Graphic Tablets, should I get one?

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Graphic Tablets, should I get one?

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Pen tablets, also known as digitizing tablets or graphic tablets, are input devices that can be used to substitute or complement a mouse. They’re very popular in the graphic arts field and are considered by some as an indispensable aid for any creative arts professional.

Why use a pen tablet instead of a mouse

Working with a tablet is faster and more efficient than with a mouse. Your hand can travel from point to point on the screen in a single movement instead of repeated slides, as with a conventional mouse. It also allows more natural input for activities such as drawing and photo retouching. Having pressure sensitivity is very handy and most graphic programs can benefit from this input. Touching the tip of the pen on the tablet surface is the equivalent of a click, and the pressure can be used to vary stroke width, opacity, effect intensity, and other attributes. There are two buttons on the pen and either can be programmed for right click or other commands.

Holding a pen is also much more ergonomic than using a mouse, and most users with repetitive strain injury (RSI) or tendonitis suffer less pain when using a tablet. Working with a mouse requires repetitive muscle movements while the rest of the hand keeps still, creating uneven muscle fatigue. A pen, on the other hand, allows you to work in a more relaxed position and eliminates the forearm twisting that strains muscles and tendons. At the end of the day, it feels much more natural and relaxed.

Areas in which tablets don't work so well

There are a few areas in which tablets are not the ideal input devices. Most games don't work very well with pen input, as their interfaces were originally designed for mouse control. Think about controlling a first person shooter with a pen. It definitely makes little sense.

In the architectural and engineering fields, there's a split: some users love it, some hate it, mostly because the mouse scroll wheel is very handy for zooming in and out on programs like Autodesk AutoCAD and Wacom tablets have that feature on the tablet surface, requiring putting the pen aside to use it. Pressure sensitivity is also ignored in those programs, neglecting one of the tablet's main features. On the other hand, the more ergonomic position and programmable buttons could more than make up for it.

Which tablet should I get?

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If you choose to buy a graphic tablet, invest in a standard and well known model, multi-touch feature is becoming a standard this day. Also pay attention to the tablet size you choose, having a tablet too small for your screen leads to a jumpy cursor and makes fine selections too difficult. A tablet too big for your screen feels slow, requiring too much hand movement, and may tire your arm muscles quicker.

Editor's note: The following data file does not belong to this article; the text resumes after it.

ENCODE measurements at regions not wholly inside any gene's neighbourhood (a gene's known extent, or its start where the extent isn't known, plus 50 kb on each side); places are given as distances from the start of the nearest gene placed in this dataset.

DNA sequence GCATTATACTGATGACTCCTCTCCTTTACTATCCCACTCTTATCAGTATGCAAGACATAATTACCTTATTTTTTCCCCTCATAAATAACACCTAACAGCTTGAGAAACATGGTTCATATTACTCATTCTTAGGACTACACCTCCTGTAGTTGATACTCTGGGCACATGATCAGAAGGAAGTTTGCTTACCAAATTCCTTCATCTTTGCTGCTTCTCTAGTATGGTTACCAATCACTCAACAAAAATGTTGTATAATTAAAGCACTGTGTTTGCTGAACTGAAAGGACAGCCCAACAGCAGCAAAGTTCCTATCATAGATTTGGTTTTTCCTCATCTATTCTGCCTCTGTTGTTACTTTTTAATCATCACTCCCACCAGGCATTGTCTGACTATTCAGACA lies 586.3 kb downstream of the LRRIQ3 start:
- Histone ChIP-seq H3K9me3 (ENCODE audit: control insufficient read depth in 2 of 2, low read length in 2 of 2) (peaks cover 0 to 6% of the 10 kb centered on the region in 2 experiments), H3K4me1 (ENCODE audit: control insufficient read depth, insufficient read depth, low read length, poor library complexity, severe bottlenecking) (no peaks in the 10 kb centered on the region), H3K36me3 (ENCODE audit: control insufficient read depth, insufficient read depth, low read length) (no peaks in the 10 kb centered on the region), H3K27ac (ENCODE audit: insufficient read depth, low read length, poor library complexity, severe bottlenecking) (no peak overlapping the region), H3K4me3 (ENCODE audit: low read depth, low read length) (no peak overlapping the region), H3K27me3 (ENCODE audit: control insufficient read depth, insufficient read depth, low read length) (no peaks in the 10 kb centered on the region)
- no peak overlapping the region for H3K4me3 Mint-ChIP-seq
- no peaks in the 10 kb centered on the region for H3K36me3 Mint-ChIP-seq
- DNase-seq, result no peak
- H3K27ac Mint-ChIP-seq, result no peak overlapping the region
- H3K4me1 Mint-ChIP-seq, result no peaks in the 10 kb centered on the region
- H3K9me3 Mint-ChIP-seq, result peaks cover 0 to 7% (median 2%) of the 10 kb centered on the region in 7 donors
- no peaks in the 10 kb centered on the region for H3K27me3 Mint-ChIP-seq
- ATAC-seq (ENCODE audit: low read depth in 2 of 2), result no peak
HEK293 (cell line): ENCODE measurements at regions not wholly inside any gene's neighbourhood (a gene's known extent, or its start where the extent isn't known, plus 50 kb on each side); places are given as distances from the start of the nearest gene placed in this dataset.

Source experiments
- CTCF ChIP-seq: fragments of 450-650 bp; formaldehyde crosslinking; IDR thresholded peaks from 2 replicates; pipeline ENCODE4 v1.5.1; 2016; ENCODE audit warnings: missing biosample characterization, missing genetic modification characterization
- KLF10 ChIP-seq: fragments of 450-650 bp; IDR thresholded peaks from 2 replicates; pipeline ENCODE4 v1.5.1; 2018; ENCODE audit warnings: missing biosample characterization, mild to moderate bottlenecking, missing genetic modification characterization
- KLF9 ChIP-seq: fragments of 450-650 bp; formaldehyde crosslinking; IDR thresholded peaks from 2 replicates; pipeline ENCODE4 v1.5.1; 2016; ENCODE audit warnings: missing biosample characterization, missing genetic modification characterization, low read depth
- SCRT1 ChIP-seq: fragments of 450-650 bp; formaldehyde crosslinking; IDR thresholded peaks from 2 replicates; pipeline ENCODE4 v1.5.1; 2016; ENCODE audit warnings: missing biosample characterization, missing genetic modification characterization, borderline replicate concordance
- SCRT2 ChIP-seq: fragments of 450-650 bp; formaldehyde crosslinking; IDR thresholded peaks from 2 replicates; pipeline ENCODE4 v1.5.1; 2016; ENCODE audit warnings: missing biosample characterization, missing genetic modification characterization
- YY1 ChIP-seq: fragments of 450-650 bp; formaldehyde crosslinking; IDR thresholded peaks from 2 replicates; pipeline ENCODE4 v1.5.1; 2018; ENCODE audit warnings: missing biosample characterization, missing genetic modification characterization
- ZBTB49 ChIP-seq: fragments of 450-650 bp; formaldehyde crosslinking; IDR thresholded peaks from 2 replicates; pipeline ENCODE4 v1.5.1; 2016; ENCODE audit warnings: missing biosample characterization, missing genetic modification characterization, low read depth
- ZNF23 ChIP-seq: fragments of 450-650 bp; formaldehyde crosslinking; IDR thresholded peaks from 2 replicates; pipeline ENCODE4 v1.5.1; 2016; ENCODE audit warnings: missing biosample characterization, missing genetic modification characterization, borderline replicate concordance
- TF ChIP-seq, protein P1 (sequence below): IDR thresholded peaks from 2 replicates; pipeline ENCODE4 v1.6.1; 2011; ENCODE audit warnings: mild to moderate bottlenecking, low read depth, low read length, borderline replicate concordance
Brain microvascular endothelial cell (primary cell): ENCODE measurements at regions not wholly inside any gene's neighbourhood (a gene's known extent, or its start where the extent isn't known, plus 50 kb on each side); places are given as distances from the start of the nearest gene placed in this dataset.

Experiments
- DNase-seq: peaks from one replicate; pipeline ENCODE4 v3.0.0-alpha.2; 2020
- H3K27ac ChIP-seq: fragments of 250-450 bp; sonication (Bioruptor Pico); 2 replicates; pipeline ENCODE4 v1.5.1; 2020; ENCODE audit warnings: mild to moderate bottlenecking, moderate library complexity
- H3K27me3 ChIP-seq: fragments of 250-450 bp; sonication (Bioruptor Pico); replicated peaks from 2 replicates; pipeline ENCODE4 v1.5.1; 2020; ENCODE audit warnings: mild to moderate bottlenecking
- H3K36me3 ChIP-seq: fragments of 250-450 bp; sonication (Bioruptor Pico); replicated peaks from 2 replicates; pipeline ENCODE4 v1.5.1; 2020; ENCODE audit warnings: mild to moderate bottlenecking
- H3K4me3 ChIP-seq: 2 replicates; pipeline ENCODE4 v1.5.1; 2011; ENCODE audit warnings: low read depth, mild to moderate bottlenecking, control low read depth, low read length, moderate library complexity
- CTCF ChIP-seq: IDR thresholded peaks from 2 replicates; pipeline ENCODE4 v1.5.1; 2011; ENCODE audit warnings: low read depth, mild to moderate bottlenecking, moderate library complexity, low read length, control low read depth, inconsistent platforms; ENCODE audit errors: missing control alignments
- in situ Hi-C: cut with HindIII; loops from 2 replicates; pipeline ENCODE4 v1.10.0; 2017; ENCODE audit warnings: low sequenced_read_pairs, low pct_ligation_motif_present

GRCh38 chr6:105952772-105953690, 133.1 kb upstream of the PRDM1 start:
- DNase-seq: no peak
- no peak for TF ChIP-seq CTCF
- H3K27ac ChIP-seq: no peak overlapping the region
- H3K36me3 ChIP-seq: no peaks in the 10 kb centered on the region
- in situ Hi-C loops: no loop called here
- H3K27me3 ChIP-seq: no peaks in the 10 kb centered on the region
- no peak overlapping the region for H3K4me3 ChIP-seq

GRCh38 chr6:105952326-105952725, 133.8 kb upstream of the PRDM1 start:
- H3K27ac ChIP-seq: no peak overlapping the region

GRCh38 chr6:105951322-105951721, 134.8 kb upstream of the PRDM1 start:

Tablet size and resolution vs. screen size

Tablet sizes should be relative to your screen size and resolution. The smaller the tablet surface, the less hand movement will be necessary to move the cursor on the screen. Having a tablet too small for your screen leads to a jumpy cursor and makes fine selections too difficult. A tablet too big for your screen feels slow, requiring too much hand movement, and may tire your arm muscles quicker.

For dual display use, keep in mind that the overall screen proportion is much more horizontal than the tablet itself. Through the system preferences configuration panel, the tablet can be set up for different screen mappings, single screen mode or screen switching with a hotkey. The most natural way, is to keep the screen proportion exactly the same as the tablet surface. If you use dual displays, this means that some of the vertical area of the tablet would be inactive and that the horizontal resolution available will be mapped to a much bigger number of pixels—for example, 3840 x 1080 for dual 24" displays. This would require a larger drawing area than a single screen. An alternative that works fairly well is to use a smaller tablet and set up a hot key combination to switch the control between the two screens.

First days with your new tablet

Working with a tablet is a paradigm change and may require an adaptation period for hardcore mouse addicts.

All tablets work with absolute positioning, while mice are relative positioning devices. This means that you can slide your mouse several times to move the cursor across your screen, while on a tablet all you do is move your hand and position the pen tip on the corresponding point on the tablet surface. This changes your eye vs hand coordination logic and can be a little difficult the first time. This is no issue for our students at all as they are thought how to use the device and be more comfortable drawing with it.

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